Eur Rev Med Pharmacol Sci 2020; 24 (22): 11820-11826

DOI: 10.26355/eurrev_202011_23839

Changes in intestinal florae and serum inflammation in rheumatoid arthritis rats and the effects of probiotics

Z.-L. Jin, X.-C. Chen

Department of Rheumatoid Immunity, First Affiliated Hospital of Jinzhou Medical University, Jinzhou, China. JZL1202@126.com


OBJECTIVE: The aim of this study was to explore the changes in intestinal florae and serum inflammation in rats with rheumatoid arthritis (RA), and to investigate the effects of probiotics.

MATERIALS AND METHODS: A total of 30 Sprague Dawley (SD) rats were randomly divided into three groups, namely, control group, model group, and probiotic group. The rats in the model group were prepared into models of collagen II-induced arthritis. Meanwhile, the rats in probiotic group were treated with probiotics for 6 weeks via intragastric administration in addition to the treatment in the model group. Next, the feces of rats in the control group, model group, and probiotic group were sampled to detect the composition of intestinal florae. In addition, peripheral blood was collected from rats to determine the changes in the content of inflammatory factors, including tumor necrosis factor-alpha (TNF-α), interleukin-6 (IL-6), and IL-1β through enzyme-linked immunosorbent assay (ELISA).

RESULTS: Compared with the control group, the levels of serum inflammatory factors TNF-α, IL-6 and IL-1β were significantly upregulated in the model group (p<0.05). This suggested successful modeling. However, they decreased notably in probiotic group when compared with the model group (p<0.05), indicating that probiotics could inhibit inflammatory response in rats. The levels of microbes Bacteroidetes, Streptococcus and Clostridiales were significantly higher in the control group (p<0.05). The levels of Ruminococcaceae, Asoccbarobacler, Coriobacteriaceae, and fecal anaerobic coryneform bacteria were remarkably higher in the model group (p<0.05). Meanwhile, the levels of Porphyromonadaceae, Barnsiella, Actinobacteria, Alloscardovia, Bifidobacteria and Parabacteroides were remarkably higher in probiotic group (p<0.05). The intestinal level of Bacteroides was the highest in rats of control group, which decreased significantly in the model group (p=0.000). However, the intestinal level of Bacteroides in probiotic group was overtly higher than that in the model group (p=0.000), whereas was lower than the control group. The intestinal level of Bifidobacteria in the model group was significantly lower than that in the control group (p=0.024). However, it was evidently higher in the probiotic group than that in both model group and control group (p=0.000). The intestinal level of Asoccbarobacler was remarkably higher in the model group than that in control group (p=0.005). However, it was lower in probiotic group than that in model group (p=0.003), showing the highest in model group. There was an evidently negative correlation between Firmicuteria and Clostridium (r=-0.82, p=0.000), and a positive association between Firmicuteria and Bacteroides (r=0.77, p=0.000). Bacteroides was negatively correlated with Clostridium (r=-0.89, p=0.002) and Enterococcus (r=-0.63, p=0.021). In addition, Enterococcus had a highly positive correlation with Clostridium (r=0.6, p=0.001).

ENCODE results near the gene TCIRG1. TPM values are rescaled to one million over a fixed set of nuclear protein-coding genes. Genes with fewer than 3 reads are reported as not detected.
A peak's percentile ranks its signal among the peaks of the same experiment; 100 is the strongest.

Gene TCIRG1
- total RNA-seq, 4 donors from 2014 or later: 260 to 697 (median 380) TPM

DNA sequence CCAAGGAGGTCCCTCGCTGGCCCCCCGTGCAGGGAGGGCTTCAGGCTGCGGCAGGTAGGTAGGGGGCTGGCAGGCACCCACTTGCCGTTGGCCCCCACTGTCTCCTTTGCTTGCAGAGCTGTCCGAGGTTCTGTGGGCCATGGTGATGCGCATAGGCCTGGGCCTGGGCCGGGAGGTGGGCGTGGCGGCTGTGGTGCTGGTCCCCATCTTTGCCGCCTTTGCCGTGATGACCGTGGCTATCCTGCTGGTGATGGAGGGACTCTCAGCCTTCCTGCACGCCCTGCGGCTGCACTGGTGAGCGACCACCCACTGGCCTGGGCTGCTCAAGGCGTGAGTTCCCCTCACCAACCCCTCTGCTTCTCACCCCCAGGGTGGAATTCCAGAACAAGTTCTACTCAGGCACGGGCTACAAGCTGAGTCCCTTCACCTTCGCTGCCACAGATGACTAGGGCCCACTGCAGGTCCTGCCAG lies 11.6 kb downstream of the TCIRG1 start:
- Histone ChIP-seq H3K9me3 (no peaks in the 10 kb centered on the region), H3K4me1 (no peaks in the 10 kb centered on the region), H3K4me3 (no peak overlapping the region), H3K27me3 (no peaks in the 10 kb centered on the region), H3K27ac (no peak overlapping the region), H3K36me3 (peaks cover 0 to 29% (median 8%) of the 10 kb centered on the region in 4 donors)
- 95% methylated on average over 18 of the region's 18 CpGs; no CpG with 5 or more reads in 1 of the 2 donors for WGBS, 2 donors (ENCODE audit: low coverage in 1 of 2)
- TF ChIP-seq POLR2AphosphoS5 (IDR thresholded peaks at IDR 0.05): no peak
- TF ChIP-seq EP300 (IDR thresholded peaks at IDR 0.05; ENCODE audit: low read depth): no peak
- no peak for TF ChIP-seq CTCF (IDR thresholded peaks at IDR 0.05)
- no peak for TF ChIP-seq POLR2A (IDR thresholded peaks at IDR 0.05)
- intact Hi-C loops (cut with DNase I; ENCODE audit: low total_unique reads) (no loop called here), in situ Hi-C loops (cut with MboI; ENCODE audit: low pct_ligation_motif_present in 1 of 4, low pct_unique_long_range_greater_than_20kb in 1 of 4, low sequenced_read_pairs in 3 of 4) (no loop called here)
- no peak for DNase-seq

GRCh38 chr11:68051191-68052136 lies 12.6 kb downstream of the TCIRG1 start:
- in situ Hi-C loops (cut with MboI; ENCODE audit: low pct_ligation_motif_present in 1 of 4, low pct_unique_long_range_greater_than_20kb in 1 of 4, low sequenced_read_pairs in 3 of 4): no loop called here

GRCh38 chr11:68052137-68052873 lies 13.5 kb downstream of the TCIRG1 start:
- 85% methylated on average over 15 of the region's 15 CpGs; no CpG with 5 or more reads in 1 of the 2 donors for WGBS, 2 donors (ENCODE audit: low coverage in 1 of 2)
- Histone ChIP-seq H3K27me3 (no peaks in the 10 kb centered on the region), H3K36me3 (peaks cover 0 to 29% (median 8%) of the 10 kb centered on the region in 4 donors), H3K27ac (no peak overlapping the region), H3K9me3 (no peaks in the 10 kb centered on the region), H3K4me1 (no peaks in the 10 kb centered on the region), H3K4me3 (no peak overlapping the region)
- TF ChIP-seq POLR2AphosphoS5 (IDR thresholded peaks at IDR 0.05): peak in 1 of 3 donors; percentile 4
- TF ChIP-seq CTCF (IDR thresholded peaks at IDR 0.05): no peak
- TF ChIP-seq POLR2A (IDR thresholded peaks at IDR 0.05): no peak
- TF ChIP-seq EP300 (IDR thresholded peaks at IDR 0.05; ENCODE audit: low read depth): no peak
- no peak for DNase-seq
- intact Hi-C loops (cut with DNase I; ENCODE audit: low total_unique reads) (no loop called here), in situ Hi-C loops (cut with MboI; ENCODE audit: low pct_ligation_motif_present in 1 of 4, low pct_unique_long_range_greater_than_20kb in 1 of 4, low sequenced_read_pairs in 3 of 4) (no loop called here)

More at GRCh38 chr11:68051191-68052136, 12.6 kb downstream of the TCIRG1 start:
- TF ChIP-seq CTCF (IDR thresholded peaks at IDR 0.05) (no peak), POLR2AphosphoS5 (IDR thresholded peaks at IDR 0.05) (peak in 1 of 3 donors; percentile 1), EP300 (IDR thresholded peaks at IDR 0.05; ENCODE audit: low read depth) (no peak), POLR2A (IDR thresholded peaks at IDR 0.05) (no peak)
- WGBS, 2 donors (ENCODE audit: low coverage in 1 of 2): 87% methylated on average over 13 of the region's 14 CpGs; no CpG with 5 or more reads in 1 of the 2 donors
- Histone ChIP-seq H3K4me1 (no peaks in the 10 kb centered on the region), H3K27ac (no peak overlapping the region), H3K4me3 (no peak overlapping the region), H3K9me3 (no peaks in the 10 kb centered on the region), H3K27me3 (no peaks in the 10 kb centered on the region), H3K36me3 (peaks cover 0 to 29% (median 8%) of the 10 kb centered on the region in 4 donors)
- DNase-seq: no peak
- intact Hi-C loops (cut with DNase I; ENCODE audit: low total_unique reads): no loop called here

CONCLUSIONS: Evident changes in intestinal florae and serum inflammation are detected in rats with RA, and such changes can be partially reversed by probiotics.

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To cite this article

Z.-L. Jin, X.-C. Chen
Changes in intestinal florae and serum inflammation in rheumatoid arthritis rats and the effects of probiotics

Eur Rev Med Pharmacol Sci
Year: 2020
Vol. 24 - N. 22
Pages: 11820-11826
DOI: 10.26355/eurrev_202011_23839